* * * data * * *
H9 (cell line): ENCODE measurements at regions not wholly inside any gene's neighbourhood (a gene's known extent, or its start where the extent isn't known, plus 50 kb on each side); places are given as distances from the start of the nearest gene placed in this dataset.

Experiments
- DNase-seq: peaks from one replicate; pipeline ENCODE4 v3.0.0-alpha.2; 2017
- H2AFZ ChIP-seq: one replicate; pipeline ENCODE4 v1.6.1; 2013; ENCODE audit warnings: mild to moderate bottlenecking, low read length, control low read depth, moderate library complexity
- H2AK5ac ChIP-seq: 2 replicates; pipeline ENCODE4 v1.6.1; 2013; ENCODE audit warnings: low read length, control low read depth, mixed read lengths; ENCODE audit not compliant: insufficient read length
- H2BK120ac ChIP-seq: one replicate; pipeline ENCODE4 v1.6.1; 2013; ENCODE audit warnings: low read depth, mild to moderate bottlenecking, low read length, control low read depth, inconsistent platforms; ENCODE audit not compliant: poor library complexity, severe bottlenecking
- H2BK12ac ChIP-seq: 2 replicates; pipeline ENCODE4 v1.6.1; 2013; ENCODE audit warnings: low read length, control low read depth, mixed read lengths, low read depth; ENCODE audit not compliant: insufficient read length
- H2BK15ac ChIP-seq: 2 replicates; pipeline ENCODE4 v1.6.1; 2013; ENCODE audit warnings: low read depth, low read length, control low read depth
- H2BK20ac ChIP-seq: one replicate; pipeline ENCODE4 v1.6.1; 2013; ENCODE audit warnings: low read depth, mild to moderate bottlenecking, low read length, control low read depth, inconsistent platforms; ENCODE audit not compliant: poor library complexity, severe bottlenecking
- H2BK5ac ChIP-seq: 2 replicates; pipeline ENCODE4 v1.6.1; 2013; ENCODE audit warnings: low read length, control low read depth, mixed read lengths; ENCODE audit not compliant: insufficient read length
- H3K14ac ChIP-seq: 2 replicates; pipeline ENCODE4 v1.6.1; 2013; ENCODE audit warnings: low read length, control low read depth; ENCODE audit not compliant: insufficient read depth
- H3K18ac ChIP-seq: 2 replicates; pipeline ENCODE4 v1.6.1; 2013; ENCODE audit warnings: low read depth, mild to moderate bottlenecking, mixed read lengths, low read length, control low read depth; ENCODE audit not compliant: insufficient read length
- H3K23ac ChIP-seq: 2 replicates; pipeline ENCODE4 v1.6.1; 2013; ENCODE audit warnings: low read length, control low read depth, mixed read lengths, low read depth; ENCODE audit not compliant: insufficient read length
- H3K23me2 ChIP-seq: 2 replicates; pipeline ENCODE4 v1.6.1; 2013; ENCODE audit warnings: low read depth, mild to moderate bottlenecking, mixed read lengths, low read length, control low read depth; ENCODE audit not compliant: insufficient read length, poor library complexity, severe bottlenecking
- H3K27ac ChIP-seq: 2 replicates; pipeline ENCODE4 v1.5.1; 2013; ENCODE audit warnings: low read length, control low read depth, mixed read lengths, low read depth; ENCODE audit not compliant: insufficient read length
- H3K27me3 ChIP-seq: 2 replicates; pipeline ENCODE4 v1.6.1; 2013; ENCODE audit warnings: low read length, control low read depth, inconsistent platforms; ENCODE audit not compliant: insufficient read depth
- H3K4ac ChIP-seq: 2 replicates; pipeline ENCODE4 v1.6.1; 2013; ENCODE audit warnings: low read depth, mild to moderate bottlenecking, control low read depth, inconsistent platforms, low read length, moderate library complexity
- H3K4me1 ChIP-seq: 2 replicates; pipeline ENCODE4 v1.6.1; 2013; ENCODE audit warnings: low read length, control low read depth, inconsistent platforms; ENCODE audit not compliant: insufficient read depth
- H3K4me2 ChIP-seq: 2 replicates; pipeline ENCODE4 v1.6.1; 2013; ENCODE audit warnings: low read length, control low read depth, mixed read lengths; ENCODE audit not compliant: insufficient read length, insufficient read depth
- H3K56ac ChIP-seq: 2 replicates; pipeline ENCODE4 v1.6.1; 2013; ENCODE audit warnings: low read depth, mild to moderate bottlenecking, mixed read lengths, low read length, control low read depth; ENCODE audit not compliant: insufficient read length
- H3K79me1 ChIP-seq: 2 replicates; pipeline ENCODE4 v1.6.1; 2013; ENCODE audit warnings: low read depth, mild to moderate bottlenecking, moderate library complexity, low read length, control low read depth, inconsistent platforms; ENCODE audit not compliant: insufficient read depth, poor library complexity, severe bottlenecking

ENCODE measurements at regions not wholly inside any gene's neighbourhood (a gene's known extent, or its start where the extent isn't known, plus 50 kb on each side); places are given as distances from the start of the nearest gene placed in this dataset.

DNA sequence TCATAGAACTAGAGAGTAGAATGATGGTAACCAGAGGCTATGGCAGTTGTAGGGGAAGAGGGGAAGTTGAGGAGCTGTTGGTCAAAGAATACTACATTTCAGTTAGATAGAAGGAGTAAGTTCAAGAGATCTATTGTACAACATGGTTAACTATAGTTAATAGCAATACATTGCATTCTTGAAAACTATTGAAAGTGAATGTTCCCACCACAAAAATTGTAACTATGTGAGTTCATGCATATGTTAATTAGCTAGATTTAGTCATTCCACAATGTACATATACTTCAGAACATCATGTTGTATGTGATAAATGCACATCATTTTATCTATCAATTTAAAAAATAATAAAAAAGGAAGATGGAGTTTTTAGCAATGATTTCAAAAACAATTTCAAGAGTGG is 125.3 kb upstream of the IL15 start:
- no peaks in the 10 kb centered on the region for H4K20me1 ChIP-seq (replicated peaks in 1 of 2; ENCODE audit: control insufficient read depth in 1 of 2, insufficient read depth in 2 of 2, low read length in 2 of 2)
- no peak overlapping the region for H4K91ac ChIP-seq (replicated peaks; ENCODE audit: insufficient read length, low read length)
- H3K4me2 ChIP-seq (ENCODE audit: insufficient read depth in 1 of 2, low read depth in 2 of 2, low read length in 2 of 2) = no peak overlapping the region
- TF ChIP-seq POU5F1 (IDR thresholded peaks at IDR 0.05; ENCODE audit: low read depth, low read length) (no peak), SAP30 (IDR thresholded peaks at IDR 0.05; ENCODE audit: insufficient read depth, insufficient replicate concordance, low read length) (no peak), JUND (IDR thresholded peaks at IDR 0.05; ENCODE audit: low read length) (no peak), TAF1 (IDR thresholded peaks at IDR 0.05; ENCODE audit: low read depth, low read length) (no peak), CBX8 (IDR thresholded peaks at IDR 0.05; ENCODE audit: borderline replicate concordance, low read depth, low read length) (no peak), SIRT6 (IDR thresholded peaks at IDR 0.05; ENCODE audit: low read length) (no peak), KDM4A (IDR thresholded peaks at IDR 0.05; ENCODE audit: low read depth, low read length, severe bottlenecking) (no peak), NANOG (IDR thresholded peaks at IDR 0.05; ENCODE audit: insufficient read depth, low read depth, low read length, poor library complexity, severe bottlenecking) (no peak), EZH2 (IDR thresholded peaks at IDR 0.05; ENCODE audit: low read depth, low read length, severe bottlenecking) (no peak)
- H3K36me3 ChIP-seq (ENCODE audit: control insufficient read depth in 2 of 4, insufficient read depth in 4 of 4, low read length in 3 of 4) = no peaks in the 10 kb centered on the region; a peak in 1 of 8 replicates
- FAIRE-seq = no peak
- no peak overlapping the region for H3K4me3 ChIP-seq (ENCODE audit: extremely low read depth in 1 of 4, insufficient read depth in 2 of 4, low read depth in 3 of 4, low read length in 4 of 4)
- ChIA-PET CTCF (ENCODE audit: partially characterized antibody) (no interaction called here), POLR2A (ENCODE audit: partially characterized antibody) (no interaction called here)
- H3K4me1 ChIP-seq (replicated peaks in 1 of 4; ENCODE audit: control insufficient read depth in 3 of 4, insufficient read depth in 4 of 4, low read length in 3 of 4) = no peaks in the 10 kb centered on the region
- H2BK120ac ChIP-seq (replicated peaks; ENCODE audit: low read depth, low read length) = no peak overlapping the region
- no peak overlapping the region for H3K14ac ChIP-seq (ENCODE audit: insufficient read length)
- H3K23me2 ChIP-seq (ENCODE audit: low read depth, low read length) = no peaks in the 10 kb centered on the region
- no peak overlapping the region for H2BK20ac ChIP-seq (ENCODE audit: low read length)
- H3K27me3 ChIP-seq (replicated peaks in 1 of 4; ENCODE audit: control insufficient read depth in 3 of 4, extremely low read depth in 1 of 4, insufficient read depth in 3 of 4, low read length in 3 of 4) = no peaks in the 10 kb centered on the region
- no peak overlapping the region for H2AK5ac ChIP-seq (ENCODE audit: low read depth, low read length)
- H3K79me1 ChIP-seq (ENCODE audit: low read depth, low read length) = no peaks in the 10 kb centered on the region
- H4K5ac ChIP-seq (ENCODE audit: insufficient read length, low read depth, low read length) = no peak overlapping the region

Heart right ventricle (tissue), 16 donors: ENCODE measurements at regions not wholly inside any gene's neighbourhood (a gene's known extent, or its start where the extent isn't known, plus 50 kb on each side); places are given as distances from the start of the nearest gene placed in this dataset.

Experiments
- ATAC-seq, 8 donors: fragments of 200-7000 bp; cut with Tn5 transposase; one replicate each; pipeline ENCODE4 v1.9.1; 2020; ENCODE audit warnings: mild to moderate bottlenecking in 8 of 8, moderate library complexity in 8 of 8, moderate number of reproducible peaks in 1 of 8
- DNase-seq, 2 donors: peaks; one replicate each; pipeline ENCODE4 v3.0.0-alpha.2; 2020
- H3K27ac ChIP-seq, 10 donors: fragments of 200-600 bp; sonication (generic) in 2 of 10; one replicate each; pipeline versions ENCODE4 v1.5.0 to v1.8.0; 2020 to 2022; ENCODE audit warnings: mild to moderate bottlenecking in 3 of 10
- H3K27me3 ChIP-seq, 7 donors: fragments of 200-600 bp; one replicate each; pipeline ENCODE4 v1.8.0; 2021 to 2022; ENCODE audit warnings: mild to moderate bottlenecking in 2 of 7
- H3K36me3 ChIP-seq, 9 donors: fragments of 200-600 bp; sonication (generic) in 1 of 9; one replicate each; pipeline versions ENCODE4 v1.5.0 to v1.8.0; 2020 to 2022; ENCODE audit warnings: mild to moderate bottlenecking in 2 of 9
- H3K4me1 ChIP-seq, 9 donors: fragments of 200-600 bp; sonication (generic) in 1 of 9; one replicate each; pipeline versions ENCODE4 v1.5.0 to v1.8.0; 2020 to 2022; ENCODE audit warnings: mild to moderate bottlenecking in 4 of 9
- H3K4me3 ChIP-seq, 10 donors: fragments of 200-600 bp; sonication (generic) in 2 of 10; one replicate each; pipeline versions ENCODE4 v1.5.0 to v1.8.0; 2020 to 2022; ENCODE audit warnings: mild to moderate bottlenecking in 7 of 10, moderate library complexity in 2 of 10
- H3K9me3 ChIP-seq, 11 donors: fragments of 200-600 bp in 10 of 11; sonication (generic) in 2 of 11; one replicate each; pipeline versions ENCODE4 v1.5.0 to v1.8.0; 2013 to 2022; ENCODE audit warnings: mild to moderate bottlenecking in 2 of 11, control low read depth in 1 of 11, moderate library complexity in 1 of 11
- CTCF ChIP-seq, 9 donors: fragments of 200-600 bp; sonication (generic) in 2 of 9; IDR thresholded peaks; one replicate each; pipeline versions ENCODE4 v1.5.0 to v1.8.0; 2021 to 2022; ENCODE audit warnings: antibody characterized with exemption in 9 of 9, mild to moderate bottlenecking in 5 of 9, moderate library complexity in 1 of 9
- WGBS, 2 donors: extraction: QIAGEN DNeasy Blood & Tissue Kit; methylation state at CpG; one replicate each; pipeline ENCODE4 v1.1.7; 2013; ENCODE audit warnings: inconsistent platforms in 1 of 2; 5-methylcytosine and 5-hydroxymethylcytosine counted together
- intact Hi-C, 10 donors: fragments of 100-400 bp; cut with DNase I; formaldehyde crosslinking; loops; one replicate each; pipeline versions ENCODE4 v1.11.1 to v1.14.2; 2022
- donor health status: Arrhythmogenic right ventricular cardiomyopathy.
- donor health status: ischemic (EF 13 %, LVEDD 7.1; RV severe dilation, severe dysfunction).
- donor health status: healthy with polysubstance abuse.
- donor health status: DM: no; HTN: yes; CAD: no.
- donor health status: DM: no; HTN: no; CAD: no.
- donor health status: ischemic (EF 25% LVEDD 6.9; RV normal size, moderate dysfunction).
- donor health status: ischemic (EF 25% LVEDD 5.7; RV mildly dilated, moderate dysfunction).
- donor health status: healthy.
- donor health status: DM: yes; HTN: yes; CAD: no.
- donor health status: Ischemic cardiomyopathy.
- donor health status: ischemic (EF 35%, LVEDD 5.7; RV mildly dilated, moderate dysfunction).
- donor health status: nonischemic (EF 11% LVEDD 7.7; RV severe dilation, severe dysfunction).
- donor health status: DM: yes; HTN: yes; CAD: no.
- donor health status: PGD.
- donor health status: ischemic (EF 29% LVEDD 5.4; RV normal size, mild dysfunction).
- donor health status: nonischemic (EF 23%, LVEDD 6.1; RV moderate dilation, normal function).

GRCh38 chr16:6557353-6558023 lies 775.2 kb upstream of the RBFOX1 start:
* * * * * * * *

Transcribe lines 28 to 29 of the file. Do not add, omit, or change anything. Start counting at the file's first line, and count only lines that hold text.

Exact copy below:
- H3K36me3 ChIP-seq (ENCODE audit: control insufficient read depth in 2 of 4, insufficient read depth in 4 of 4, low read length in 3 of 4) = no peaks in the 10 kb centered on the region; a peak in 1 of 8 replicates
- FAIRE-seq = no peak